header image
Home arrow Sermons (Main Index) arrow Articles & Topical Series arrow Topical Series - Theology in Romans arrow Theology in Romans - Introduction (Biblical and Systematic Theology)
Theology in Romans - Introduction (Biblical and Systematic Theology) Print E-mail
Theology in Romans

I.  Introduction:

 As I have noted on Sunday mornings, we will be studying the book of Romans for the rest of the year.  Even though that may seem like a long time to spend on a book, there is so much to be said about the book.  Thus, I would like to take our Sunday nights and use them for further study in the book of Romans.  To be more particular, I want to study the theological ideas that come up in the individual passages that we are studying on Sunday mornings.  For example, the first few chapters of Romans deals with the doctrine of man’s depravity.  Yet, what else does the Bible have to day about man’s depravity?  We will try and answer that question next Sunday night.  Likewise, the theological topics that are brought up in Romans are significant and at times controversial.  Thus, we can use Sunday nights to look deeper into these topics and hopefully answer any questions that you might have about that particular doctrine.  So then, as we continue to study through the book on Sunday mornings we will be tracing the theological ideas brought up in the passages on Sunday nights.  At least, that’s the plan.

 Before we begin next week, I want to talk tonight about why I think such a study is important.  If we hear the passages from Romans preached Sunday morning, why do we need to talk about other similar passages Sunday night?  Why do such a theological study through the book?  In order to answer these questions, I want us to consider two theological disciplines tonight, namely biblical theology and systematic theology.  Hopefully by understanding these two approaches to theological study we can see why studying Romans in this way is helpful.  

 In order to explain these two disciplines, I want to follow a chapter by Michael Lawrence in his book Biblical Theology in the life of the Church.  The chapter is entitled “Biblical and Systematic Theology: Do we really need both?”1

II.  What is the difference between Biblical and Systematic Theology?

 A.  Definitions: Lawrence begins by seeking to define both disciplines.  Unfortunately neither is all that easy to define.  Theologians use the terms in reference to different ideas.  Some are narrow in their understanding while others are more broad.  But for our purposes and following Lawrence, we can try to come up with some simple definitions:

  1.  Biblical Theology: “Biblical theology is the attempt to tell the whole story of the whole Bible as Christian Scripture.”2  Biblical theology deals with the larger picture of the Bible and what God is revealing about Himself through the whole story of Scripture.  It is a discipline that considers things like progressive revelation, the continuity and discontinuity  between the Old and New Testaments, redemptive history, and the major themes of the Bible story.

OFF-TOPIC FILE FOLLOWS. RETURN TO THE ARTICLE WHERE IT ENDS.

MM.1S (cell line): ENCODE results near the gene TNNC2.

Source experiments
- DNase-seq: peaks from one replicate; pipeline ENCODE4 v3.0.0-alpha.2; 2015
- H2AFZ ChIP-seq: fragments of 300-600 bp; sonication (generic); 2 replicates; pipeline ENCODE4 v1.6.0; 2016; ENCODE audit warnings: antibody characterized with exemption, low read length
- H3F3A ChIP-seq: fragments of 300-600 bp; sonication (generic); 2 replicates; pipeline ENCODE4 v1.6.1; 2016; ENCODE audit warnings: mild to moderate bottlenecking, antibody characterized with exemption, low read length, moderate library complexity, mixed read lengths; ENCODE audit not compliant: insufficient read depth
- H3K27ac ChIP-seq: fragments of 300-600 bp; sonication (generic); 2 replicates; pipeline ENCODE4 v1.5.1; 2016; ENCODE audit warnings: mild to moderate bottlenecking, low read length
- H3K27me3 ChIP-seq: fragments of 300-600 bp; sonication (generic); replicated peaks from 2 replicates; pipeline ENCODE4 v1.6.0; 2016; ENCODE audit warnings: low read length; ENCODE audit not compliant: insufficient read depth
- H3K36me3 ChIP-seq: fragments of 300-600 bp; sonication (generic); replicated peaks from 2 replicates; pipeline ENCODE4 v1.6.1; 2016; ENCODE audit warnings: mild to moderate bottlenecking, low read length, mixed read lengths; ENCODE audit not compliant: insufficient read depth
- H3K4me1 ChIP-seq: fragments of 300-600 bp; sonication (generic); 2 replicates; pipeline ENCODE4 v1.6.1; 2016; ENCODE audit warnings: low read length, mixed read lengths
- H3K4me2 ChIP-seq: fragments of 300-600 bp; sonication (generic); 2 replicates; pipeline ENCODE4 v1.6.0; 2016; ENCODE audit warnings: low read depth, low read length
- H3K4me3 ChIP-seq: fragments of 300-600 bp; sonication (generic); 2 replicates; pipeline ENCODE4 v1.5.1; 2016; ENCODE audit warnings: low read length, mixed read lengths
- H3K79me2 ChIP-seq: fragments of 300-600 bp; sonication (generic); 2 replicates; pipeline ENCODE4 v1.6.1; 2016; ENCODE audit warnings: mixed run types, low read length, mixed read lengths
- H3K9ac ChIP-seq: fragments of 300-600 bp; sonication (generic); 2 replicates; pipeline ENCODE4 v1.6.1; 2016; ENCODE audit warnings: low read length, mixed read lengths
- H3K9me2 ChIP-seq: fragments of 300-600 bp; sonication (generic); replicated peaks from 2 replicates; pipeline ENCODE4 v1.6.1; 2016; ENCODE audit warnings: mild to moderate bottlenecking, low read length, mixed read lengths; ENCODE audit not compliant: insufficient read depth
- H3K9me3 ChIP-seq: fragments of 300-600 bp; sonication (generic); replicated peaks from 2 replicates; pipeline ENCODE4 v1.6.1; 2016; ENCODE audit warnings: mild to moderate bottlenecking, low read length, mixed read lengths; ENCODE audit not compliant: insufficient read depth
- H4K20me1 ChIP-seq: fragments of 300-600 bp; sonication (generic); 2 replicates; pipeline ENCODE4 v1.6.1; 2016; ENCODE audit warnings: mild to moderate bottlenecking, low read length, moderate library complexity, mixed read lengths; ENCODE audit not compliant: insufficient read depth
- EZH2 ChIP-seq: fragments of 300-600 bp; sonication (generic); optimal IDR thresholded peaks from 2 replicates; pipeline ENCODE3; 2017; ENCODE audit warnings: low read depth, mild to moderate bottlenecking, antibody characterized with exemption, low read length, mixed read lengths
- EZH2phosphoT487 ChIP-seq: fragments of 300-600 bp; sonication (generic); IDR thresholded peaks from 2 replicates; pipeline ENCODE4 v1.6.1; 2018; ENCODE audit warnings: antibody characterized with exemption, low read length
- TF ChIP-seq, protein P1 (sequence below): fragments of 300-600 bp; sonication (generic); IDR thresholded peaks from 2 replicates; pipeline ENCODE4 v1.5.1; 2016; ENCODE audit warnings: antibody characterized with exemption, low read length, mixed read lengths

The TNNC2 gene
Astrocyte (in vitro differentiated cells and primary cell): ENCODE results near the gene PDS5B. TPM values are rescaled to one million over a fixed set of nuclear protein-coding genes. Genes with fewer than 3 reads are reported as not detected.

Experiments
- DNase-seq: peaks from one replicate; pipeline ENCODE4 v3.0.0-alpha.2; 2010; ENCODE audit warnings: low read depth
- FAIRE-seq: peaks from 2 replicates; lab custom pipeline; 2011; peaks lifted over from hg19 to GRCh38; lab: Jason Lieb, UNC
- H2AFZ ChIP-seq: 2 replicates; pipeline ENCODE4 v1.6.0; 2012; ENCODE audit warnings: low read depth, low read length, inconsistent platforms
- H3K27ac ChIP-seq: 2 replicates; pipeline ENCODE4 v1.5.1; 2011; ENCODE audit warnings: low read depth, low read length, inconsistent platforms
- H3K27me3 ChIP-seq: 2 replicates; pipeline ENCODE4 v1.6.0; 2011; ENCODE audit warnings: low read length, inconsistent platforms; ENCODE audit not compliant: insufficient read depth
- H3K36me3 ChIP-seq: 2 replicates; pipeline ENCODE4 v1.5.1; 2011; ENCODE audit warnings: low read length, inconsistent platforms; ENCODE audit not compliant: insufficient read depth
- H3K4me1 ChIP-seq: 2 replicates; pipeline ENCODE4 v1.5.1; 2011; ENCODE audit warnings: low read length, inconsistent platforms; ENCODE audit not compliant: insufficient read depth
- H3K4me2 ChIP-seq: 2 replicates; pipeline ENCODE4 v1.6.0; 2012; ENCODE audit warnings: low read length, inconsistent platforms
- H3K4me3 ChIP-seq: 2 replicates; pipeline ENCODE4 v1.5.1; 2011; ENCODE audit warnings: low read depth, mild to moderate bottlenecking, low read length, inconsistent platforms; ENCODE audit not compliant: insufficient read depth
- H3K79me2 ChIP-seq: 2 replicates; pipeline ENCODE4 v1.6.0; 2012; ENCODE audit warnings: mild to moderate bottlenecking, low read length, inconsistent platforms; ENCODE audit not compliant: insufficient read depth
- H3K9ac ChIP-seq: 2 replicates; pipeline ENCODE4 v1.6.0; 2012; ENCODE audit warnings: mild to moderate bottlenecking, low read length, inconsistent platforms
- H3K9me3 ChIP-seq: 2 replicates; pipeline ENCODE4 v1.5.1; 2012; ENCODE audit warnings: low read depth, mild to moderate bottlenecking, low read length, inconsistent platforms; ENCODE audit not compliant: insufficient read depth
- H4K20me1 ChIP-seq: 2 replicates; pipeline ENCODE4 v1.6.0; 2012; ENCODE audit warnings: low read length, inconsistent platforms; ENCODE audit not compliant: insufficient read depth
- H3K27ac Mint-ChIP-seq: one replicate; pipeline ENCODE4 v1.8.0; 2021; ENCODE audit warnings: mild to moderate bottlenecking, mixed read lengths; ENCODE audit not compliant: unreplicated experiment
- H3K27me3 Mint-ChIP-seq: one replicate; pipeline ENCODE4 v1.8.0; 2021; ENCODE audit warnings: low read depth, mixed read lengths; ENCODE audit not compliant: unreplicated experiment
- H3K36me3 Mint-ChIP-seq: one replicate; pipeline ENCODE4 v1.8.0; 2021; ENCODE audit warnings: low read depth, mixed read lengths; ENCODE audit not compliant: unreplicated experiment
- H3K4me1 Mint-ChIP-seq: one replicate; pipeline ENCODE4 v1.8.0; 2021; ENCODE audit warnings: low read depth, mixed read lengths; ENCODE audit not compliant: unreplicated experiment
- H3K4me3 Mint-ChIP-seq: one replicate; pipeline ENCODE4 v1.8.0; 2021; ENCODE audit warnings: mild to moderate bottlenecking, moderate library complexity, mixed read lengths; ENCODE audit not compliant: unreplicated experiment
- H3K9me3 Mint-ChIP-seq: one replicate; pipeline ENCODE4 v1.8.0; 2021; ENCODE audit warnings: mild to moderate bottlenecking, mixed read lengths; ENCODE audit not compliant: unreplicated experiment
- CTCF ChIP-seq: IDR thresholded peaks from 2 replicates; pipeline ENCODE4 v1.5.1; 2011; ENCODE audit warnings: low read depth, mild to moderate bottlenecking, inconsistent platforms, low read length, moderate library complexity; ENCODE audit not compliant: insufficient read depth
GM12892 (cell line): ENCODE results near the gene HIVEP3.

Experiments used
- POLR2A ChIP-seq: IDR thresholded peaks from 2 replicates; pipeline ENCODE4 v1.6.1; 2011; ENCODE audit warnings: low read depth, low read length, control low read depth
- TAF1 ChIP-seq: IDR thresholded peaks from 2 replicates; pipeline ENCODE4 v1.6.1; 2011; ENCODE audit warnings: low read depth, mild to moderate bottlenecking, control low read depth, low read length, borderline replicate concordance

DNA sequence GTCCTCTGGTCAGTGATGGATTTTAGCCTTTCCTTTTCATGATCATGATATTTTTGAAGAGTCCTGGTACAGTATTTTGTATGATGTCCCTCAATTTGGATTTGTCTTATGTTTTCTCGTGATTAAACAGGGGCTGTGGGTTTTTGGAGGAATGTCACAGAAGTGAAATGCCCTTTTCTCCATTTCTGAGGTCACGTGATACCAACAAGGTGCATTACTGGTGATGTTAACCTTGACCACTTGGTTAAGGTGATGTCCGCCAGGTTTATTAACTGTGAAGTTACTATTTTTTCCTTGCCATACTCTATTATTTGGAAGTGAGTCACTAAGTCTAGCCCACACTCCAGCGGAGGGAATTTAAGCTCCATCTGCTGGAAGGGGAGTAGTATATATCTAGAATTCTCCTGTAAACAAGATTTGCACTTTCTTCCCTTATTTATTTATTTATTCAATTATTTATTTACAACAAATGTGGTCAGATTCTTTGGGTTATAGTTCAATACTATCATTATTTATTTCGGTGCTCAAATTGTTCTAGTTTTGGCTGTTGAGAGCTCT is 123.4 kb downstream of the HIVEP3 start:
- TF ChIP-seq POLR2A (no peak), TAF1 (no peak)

2.  Systematic Theology: “Systematic theology is the attempt to summarize in an orderly and comprehensive manner what the whole Bible has to say about any given topic.”3  Systematic theology asks and answers questions like: what does the Bible have to say about sin or God or man or judgment?  It tries to systematize or organize for the sake of clarity and simplicity what the Bible says about these and other topics.

 B.  Relationship: What is the relationship between biblical and systematic theology?  As we see from the definition, biblical theology deals more with larger themes and the whole story of the Bible.  It helps us understand particular passages by identifying where the passage fits into the larger story.  We will not be able to understand any particular passage well without a good understanding of biblical theology.  Just as we have learned to study each passage in its own context, we must also study each passage in the context of the larger story of redemption.  Biblical theology aims at getting these right.  Yet, once we understand the passage and/or passages correctly, we must ask the application question, namely what does this have to do with me?  In order to answer this question we must begin thinking systematically.  Systematic theology helps us know what is true about man and his sin.  It helps us know what the Bible teaches about how a man can be saved from his sin and reconciled to God.  Yet, if we do not know how to interpret and understand the Bible (Biblical theology), then we will likely come up with wrong conclusions about reconciliation and salvation (Systematic theology).  Thus, biblical theology needs systematic theology to help with application, while systematic theology needs biblical theology to help with interpretation.  This is somewhat of an oversimplification, but again for our purposes, it helps us understand how these two disciplines relate.  Along these lines, Lawrence notes: “biblical theology tends to be more foundational, while systematic theology both builds on the results of biblical theology and is itself guided by the interpretive horizons established by biblical theology.”4  In this way, we can better see how we actually need both disciplines because they are both inter-related.  Lawrence concludes: “In the end, we can’t have one without the other.  Biblical theology is how we read the Bible.  Systematic theology is how the story of the Bible is shown to be normative in our lives.”5  In order to understand and apply the Bible faithfully, we need both disciplines.